What is a Community Council?
There are over 730 community and town councils throughout Wales. Some represent populations of fewer than 200 people, others populations of over 45,000 people; but they all work to improve the quality of life and environment for citizens in their area.
Community and town councils are accountable to local people and have a duty to represent the interests of the different parts of the community equally.
About 8,000 people in Wales give voluntary service as community and town councillors.
What powers does a community council have?
Community councils have the scope to deliver many services, depending on the size of the community they represent and their budget. These might include:
- public information signs and noticeboards
- public seating and bus shelters
- war memorials
- community centres and indoor recreation facilities
Community councils work closely with the county council in the area, representing the interests of their communities. They can also work in partnership with other organisations (including other community or town councils in the area) to deliver services.
By offering support, including funding, equipment or premises, community councils can also help others bodies to provide services, such as child care, services for the elderly, environmental initiatives and arts and sports activities.
How can I tell my community council my views?
All community councils have a duty to consider the views of everyone in their community, and should seek the views of both electors and those who cannot vote, such as young people.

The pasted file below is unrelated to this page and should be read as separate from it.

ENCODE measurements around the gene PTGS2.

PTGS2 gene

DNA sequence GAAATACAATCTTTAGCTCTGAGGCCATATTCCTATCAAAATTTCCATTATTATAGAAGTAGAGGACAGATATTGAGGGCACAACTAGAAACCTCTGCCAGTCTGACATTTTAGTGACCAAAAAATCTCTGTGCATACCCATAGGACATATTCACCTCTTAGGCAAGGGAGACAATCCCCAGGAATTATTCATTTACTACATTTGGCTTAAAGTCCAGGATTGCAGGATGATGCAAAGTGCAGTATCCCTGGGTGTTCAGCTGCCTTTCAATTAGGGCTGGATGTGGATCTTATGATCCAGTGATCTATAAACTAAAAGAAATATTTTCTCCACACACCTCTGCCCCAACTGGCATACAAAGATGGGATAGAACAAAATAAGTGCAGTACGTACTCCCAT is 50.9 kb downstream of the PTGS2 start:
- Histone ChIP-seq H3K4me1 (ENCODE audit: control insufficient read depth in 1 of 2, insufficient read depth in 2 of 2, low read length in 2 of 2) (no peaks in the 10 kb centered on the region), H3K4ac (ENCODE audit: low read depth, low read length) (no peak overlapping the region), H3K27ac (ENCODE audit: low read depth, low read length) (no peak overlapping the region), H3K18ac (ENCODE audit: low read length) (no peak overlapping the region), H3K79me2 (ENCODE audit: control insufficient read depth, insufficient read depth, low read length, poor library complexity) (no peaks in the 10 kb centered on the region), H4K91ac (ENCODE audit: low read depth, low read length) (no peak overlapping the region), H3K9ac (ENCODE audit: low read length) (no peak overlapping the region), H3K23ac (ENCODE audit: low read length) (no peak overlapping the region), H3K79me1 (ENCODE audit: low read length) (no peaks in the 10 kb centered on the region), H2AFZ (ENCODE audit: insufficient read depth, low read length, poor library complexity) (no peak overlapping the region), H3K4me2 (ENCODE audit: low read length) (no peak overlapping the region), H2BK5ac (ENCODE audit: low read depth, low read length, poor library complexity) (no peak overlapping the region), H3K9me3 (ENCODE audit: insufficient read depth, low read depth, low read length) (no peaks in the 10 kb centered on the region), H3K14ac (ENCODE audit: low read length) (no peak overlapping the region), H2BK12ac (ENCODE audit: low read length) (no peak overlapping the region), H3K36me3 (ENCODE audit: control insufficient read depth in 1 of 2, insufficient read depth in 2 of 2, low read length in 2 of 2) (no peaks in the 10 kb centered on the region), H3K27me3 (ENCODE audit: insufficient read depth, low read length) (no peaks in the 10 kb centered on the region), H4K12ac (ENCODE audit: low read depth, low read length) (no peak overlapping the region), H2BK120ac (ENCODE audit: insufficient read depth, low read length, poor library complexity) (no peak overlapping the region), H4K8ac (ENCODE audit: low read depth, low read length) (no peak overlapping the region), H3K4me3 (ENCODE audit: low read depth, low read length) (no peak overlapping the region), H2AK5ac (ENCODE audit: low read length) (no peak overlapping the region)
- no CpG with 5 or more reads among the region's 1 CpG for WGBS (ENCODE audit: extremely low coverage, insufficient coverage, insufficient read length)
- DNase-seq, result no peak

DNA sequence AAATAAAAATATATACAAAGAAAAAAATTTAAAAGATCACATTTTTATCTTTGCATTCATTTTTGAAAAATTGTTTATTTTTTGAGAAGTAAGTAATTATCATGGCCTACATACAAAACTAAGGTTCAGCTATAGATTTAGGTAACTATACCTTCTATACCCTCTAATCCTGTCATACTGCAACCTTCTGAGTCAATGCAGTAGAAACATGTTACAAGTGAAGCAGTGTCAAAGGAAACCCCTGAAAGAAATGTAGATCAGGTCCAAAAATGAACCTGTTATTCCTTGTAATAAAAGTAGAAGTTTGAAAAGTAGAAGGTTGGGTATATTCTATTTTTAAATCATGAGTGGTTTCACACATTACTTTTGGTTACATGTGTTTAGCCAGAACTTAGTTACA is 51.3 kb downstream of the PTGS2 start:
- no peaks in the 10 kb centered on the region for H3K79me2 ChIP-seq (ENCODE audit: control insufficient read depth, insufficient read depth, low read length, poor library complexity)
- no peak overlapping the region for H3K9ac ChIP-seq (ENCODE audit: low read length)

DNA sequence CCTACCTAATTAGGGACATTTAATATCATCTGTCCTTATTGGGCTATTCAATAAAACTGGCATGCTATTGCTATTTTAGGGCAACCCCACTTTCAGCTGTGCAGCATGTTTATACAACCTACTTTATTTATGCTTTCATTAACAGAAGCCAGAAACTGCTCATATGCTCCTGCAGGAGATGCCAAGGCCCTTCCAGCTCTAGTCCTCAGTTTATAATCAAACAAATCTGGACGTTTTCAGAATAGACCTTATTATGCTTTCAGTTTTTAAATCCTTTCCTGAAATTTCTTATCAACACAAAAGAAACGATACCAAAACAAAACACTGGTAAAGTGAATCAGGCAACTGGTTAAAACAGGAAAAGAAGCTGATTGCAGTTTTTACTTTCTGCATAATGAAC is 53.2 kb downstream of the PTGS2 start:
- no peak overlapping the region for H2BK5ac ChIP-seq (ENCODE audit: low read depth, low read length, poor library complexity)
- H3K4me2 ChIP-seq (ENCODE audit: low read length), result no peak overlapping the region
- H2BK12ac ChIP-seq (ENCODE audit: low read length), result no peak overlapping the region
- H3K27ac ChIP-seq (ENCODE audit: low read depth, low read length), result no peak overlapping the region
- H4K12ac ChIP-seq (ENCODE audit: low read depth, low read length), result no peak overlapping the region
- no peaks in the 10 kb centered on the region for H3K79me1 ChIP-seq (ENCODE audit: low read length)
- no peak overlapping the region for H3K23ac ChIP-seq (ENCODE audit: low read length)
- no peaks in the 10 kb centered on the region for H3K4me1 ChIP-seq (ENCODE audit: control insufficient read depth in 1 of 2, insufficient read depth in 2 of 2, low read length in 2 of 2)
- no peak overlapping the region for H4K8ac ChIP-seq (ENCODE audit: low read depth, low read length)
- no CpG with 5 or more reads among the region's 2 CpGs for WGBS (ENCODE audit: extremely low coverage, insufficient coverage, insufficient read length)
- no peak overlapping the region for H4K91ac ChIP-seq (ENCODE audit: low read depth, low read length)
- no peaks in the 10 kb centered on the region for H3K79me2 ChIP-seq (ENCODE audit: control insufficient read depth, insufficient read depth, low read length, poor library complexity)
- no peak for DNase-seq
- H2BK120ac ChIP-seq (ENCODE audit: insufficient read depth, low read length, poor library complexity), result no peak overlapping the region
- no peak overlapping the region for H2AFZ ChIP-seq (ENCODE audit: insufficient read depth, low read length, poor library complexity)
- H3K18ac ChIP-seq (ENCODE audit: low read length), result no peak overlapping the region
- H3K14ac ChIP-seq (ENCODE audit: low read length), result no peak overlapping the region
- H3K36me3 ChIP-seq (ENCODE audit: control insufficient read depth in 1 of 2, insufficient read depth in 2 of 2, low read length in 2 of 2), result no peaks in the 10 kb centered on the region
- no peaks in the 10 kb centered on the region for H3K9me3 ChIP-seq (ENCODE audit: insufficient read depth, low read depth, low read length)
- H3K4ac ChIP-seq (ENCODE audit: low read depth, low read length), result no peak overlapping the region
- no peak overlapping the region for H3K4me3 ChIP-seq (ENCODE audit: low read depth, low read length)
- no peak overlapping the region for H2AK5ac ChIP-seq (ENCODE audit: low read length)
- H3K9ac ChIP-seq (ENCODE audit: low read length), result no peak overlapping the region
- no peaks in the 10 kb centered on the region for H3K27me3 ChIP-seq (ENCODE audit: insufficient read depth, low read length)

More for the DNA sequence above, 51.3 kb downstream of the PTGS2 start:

We run consultation exercises throughout the year, in which you can give your view on a particular matter or in general about the community.
Our council meeting, and its committees, are open to the public, except when very sensitive matters are being discussed. The Welsh Government encourages community and town councils to invite public participation and some have a dedicated time in council meetings in which members of the public can express their views or ask questions.
The council may also call a meeting of the community, at which electors can discuss the work of the council and what is going on in the area. Such a meeting can also be called by the public, if at least 10% or 50 electors, whichever is fewer, ask for one.
You can write to or email Cwmaman Community Council at any time. Our contact us page has all the details you'll need.
This website provide a range of information about the council's activities, if you can't find what you're looking for though, please get in touch.